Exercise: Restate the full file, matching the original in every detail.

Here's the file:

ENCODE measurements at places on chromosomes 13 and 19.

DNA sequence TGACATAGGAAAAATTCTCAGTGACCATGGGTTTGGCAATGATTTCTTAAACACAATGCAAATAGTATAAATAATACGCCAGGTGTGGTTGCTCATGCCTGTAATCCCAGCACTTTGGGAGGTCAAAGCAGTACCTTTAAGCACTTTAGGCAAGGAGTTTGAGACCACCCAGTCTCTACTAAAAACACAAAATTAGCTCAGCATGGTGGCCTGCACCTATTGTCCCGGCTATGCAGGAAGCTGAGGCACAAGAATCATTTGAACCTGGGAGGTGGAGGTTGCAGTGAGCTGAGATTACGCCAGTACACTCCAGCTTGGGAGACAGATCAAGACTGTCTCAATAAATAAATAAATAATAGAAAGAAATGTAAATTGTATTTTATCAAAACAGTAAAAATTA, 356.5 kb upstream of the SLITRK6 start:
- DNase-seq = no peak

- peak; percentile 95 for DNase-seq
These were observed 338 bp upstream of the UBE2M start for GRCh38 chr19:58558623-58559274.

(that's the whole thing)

ENCODE measurements at places on chromosomes 13 and 19.

DNA sequence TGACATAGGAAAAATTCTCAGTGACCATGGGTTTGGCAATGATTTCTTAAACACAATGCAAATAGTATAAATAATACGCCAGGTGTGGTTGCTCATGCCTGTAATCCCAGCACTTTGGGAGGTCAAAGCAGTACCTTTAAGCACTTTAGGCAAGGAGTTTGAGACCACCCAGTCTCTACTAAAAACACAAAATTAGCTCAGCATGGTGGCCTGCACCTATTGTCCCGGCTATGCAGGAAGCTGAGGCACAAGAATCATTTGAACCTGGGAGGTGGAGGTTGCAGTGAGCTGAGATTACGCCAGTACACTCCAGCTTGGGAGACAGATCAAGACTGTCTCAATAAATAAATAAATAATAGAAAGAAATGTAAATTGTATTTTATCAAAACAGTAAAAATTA, 356.5 kb upstream of the SLITRK6 start:
- DNase-seq = no peak

- peak; percentile 95 for DNase-seq
These were observed 338 bp upstream of the UBE2M start for GRCh38 chr19:58558623-58559274.